Thursday’s Sports in Brief
AUGUSTA, Ga. (AP) — Dustin Johnson has withdrawn from the Masters after injuring his lower back in a fall at the home he was renting for the week.
The world’s No. 1-ranked player arrived at Augusta National on quite a roll, having won his last three starts.
But he never took a shot at the first major championship of the year.
Johnson walked to the first hole as if he was going to play in the final group of the day, but changed his mind at the last possible moment. Bubba Watson and Jimmy Walker teed off while Johnson sauntered back to the clubhouse, a stunning start to the tournament.
His Masters was over before it ever began.
Johnson was injured late Wednesday afternoon when he took what his agent described as a “serious” fall down a staircase.
COLUMBIA, S.C. (AP) — Of course he did.
Tim Tebow hit a home run in his first official at-bat as a New York Mets minor leaguer, a charmed start for a popular yet polarizing athlete who seems to have a knack for these remarkable moments.
Playing a sport where many thought he didn’t even belong in the batter’s box, the former NFL quarterback and Heisman Trophy winner launched a two-run drive for the Columbia Fireflies in a Class A South Atlantic League game against Augusta. It was his only hit in five plate appearances.
“All of my sports experiences helped me for moments like that,” Tebow said.
With a 15 mph wind blowing out, Tebow hit a shot just over the 372-foot sign in left-center field. He stopped at second base, thinking it was a double — but the ball hit a railing above the fence at the Bojangles Berm, and an umpire twirled his hand to indicate it was a homer.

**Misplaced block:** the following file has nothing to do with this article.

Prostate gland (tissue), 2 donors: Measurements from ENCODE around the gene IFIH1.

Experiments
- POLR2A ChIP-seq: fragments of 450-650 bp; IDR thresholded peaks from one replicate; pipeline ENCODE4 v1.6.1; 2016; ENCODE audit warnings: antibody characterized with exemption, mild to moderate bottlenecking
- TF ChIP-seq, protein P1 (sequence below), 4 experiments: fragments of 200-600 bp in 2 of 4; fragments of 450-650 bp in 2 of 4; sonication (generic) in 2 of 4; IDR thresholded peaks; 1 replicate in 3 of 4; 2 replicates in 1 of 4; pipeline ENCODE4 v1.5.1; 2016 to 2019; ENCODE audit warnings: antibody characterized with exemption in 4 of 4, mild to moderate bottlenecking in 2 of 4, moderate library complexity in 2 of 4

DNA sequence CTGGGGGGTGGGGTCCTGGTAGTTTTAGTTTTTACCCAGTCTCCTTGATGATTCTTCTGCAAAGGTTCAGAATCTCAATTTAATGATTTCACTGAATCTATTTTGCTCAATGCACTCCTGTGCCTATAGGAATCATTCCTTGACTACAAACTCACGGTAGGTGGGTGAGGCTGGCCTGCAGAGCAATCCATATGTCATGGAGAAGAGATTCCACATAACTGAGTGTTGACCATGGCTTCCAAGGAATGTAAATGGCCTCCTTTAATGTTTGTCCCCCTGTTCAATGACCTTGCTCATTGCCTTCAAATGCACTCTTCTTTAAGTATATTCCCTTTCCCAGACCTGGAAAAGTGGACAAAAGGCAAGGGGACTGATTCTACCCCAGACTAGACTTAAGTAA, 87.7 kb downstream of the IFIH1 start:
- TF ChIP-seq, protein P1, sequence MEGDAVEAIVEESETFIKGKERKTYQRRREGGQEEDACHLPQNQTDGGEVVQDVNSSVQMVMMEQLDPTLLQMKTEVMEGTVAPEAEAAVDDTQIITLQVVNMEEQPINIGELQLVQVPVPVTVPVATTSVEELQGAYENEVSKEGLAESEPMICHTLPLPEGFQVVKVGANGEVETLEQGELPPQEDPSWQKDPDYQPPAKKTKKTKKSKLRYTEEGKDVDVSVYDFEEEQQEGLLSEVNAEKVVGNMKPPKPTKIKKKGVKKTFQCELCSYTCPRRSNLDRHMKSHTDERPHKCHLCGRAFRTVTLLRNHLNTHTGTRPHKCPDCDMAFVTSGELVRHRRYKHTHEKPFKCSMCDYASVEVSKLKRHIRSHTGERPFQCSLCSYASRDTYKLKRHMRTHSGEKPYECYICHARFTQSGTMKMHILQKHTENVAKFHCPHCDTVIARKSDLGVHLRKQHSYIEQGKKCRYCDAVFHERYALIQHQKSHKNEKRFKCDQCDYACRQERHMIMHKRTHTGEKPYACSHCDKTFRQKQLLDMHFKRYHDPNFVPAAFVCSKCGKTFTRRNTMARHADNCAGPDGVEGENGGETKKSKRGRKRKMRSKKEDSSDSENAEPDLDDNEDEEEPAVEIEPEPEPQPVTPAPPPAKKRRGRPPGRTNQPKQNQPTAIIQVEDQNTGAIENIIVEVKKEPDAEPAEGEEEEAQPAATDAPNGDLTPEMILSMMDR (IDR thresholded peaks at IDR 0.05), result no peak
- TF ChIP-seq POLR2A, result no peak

PHOENIX (AP) — The Arizona Diamondbacks are following the Colorado Rockies and adding a humidor to store baseballs.
Diamondbacks President and CEO Derrick Hall told Arizona Sports 98.7 FM that the team had been considering it for some time and hopes to have one installed in about a month.
Hall said the team asked former Diamondbacks pitchers what they liked and didn’t like about pitching at Chase Field. Most said gripping the baseball in Arizona’s hot, dry air was the biggest issue.
The Rockies installed a humidor in 2002 to combat the effect Denver’s high altitude has on the baseballs. Colorado is the only team in Major League Baseball to use a humidor.
If another labor war is brewing for the NHL, Jonathan Toews won’t be caught off-guard.
The Chicago Blackhawks captain shrugged when asked this past week about the bad, old days, like the lockout that wiped out the 2004-05 season and the delayed beginning of the 2012-13 season not all that long ago.
“Wouldn’t be surprised,” he said. “Can’t say anyone should be surprised at this point.”
The NHL announcement Monday that it won’t participate in the 2018 Winter Olympics in South Korea next February shattered the harmony that appeared to be building after the return of the World Cup last year. To many players, it also seemed like an odd choice with the NHL adding games in Europe and making distinct efforts to gain a foothold in China, site of the next Winter Games in 2022.
While Olympic participation isn’t an issue central enough to all 700-plus players to trigger a work stoppage as early as 2020, frustration over how the situation was handled has led many to wonder if the next collective bargaining negotiations will take an ugly turn.
Defending Olympic and London marathon champion Jemima Sumgong has failed a drug test, the IAAF confirmed.
The sport’s governing body says Sumgong “tested positive for EPO following a no-notice test conducted by the IAAF in Kenya.”
Sumgong was the points leader in the World Marathon Majors series and was in line to receive a $250,000 bonus when the two-year cycle is completed in Boston on April 17. The series said it won’t name a women’s winner until doping officials have resolved her case.
WMM general manager Tim Hadzima said the series is distressed to learn of the reports but that, “if true, they indicate that we are gaining ground in our long-standing fight against doping.”
The World Marathon Majors awards prizes to runners with the top finishes over six of the most prestigious annual marathons, plus the Olympics and world championships.